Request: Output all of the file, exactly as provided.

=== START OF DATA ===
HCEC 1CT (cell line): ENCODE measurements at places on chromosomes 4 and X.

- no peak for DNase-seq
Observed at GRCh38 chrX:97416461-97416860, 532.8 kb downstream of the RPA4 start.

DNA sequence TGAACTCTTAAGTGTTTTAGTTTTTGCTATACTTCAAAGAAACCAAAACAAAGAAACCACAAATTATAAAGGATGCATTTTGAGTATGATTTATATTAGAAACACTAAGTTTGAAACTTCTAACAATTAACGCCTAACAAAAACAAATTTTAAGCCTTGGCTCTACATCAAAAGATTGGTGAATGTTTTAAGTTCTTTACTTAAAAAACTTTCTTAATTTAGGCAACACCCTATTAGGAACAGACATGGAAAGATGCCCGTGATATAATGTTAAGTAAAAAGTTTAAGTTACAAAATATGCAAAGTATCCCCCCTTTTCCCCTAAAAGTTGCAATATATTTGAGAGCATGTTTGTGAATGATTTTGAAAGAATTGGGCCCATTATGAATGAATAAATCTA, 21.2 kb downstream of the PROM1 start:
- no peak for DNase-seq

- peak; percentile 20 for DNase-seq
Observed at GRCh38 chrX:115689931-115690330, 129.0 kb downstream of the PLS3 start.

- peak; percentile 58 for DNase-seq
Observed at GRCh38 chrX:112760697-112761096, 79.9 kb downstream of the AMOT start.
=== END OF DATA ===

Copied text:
HCEC 1CT (cell line): ENCODE measurements at places on chromosomes 4 and X.

- no peak for DNase-seq
Observed at GRCh38 chrX:97416461-97416860, 532.8 kb downstream of the RPA4 start.

DNA sequence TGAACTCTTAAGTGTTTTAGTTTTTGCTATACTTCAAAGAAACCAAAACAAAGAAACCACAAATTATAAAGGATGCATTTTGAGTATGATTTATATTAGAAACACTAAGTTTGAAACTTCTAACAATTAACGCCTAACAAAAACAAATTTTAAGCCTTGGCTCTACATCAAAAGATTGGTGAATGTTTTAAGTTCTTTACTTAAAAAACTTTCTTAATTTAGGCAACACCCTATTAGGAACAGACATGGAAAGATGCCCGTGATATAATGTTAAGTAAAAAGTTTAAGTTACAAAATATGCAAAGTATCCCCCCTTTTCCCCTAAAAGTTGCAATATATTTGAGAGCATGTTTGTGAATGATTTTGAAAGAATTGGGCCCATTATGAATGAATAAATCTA, 21.2 kb downstream of the PROM1 start:
- no peak for DNase-seq

- peak; percentile 20 for DNase-seq
Observed at GRCh38 chrX:115689931-115690330, 129.0 kb downstream of the PLS3 start.

- peak; percentile 58 for DNase-seq
Observed at GRCh38 chrX:112760697-112761096, 79.9 kb downstream of the AMOT start.